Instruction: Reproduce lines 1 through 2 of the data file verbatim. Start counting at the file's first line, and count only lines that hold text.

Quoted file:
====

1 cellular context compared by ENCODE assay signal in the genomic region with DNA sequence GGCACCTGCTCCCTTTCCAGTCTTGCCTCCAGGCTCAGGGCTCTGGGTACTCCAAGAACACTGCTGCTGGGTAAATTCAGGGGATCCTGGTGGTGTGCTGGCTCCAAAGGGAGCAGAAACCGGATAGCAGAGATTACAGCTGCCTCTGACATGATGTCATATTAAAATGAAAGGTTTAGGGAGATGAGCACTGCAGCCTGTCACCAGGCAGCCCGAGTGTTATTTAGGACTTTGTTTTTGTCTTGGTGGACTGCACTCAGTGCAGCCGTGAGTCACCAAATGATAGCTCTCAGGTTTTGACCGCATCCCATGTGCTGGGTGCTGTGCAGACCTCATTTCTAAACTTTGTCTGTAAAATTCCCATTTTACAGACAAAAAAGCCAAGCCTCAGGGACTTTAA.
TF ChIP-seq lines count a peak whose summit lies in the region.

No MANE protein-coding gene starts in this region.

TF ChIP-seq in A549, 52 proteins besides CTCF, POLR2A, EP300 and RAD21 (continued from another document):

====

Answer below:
1 cellular context compared by ENCODE assay signal in the genomic region with DNA sequence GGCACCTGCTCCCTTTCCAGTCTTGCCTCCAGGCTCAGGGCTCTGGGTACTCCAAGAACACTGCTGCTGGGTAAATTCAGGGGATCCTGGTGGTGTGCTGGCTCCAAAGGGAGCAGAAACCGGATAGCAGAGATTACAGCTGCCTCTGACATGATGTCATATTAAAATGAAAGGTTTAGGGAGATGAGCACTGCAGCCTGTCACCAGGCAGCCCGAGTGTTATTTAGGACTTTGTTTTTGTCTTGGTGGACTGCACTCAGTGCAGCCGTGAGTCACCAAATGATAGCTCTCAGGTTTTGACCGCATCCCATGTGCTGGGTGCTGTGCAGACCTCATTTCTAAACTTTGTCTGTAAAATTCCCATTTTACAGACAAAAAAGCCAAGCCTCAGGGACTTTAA.
TF ChIP-seq lines count a peak whose summit lies in the region.